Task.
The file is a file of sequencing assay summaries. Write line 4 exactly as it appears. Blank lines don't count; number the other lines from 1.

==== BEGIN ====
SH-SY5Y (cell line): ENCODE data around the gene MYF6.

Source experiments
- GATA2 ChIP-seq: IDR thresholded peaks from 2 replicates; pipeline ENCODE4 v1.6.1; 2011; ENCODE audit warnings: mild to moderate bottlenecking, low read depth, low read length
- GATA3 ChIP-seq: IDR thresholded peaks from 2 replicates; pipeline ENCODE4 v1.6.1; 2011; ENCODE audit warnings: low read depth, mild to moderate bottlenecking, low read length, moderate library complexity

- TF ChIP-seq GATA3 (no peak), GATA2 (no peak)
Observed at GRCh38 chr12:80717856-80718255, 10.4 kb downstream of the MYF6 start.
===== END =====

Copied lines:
- GATA3 ChIP-seq: IDR thresholded peaks from 2 replicates; pipeline ENCODE4 v1.6.1; 2011; ENCODE audit warnings: low read depth, mild to moderate bottlenecking, low read length, moderate library complexity